1000 persons laughed and chuckled and
kept on laughing. Behind this screen
of humor. Dr. Landrlth made his points
with great emphasis.
He attacked, among other things, the
so-called brewers amendment to ba
voted on In Oregon next November.
"I advise you," said h In part, on
this topic, "not to adopt this beer
proposition, whjch Is an absolute repeal
of the dry law.
Absolutely Dry State Advocated.
"I don't believe that any citizen in
dry Oregon can say It doesn't concern
him whether the brewery amendment
is adopted or not. After you've
knocked out the brewers' amendment,
give them a dose for their life and stop
all importations of liquor.
"The liquor traffic's doomed. I can
sell you brewery stock at 30 cents hers
in Oregon and make 29 cents on every
share. At the coming election you ara
going to rise up and educate these
gentlemen of the brewery amendment
committee who have caused circulars
to be passed out to us here tonight in
the effort to convert a Prohibtlon meet
ing into a "votes for beer gathering.' "
Both Flayed Impartially.
This was an allusion to the efforts
of some circular distributors who
handed out handbills Inviting the
reader to vote for beer made in Oregon.
Both Mr. Hanly and Dr. Landrlth at
tacked the two old parties without sur
cease or mercy. They declared them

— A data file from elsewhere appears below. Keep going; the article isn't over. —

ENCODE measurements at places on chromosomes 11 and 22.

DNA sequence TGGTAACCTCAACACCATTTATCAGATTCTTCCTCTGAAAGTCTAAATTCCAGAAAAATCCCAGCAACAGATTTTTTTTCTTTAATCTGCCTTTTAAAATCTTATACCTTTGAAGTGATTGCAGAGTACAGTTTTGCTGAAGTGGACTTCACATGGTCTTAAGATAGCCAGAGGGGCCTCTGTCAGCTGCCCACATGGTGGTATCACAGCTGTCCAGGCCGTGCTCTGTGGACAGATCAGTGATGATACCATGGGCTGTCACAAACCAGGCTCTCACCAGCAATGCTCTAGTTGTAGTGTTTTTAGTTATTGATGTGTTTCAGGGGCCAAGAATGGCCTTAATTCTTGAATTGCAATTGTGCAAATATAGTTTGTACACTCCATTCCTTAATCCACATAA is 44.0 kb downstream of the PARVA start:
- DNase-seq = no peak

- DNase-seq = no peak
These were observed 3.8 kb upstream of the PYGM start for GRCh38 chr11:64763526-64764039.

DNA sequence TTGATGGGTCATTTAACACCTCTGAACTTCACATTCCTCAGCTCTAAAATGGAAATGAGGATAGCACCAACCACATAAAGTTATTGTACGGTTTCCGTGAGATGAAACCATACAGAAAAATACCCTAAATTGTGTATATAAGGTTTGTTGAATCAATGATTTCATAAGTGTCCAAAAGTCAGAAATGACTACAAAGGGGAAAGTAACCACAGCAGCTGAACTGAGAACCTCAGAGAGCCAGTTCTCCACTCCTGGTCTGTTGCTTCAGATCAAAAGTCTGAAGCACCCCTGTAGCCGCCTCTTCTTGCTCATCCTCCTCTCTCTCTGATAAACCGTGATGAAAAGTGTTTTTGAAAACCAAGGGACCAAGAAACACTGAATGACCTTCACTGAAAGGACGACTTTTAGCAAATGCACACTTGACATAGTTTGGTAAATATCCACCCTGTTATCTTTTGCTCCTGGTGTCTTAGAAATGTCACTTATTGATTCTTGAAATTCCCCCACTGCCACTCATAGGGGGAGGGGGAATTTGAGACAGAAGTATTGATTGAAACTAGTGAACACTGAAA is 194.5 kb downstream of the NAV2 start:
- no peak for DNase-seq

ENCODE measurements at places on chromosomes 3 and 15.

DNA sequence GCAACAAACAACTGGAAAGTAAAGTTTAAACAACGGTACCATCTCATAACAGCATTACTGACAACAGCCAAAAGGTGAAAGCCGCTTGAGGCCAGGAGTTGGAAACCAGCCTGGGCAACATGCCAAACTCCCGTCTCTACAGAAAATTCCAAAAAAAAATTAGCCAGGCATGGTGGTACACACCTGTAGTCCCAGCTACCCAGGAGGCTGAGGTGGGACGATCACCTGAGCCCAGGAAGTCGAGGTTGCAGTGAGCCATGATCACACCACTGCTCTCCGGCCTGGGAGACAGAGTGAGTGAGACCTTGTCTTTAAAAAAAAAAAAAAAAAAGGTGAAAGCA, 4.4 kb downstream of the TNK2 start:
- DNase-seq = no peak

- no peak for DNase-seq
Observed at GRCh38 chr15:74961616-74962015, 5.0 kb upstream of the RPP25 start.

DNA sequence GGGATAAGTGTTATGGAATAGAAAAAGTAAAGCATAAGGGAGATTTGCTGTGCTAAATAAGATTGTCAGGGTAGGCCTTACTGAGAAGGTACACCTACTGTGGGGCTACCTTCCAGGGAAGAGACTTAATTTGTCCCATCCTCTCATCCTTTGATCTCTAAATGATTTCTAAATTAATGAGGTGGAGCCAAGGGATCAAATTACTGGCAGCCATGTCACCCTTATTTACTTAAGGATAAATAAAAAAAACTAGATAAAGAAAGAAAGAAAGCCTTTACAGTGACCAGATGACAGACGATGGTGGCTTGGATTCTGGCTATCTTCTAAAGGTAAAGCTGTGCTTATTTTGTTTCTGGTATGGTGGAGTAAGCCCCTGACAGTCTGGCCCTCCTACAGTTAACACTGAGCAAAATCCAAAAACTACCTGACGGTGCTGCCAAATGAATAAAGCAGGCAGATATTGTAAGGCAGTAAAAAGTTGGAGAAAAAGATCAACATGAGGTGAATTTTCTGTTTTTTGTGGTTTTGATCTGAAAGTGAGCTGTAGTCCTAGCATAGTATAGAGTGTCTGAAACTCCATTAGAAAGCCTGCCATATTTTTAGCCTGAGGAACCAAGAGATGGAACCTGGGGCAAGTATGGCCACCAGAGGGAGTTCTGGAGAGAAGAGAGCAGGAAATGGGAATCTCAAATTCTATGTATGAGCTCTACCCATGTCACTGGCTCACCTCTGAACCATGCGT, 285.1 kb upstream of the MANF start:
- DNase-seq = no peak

to be virtually all that was bad, and
their Presidential nominees the epit
ome of ail things spineless and cring
ing for not taking a stand on the
liquor question and then to prove
themselves unprejudiced declared that
both parties were cut to the same mold,
with nothing to choose between them.
. Vault Kami "tVIta, HsckM.
"It is a far cry," declared Mr. Hanly.
"from Abraham - Lincoln to Charlee
Evans Hughes, who has maintained the
silence of & sphinx on the liquor Issue,
but raises an issue as to whether a
man employed in a minor Government
department was a licensed physician or
only a veterinarian. That is the most
pitiful exhibition of. politics that I
have ever seen.
'Mr. Hughes was here speaking from
the same platform before me. He didn't
tell you a thing about what he would
do. In effect, he asked you to sign
a blank check and leave it for him to
fill out the figures after the election.
Sober America eeoed.
'The hour approaches when the Eu
ropean shambles mutst end. and when
25.000,000 men. inured to toll, dis
ciplined, sober through abstinence, will
return to industry and begin to dispute
with us the Industrial mastery of. the
"If we are to meet these skilled.
sober, disciplined people we will re
quire more than a tariff wall. We will
need America sober and efficient. And
America can't be sober and efficient
when in a single year it will drink 35.
300.000.000 worth of intoxicating
"As to Mr. 'Wilson, he is not a whit
better than Mr. Hughes. There Is no
vital difference between them and their
parties on this or any other question.
I sane ot of Men. He Says.
'The brewers were ric;ht when they
said the other day: 'There are only
two political parties in this country
(Concluded oa Pas 7. Column 2.)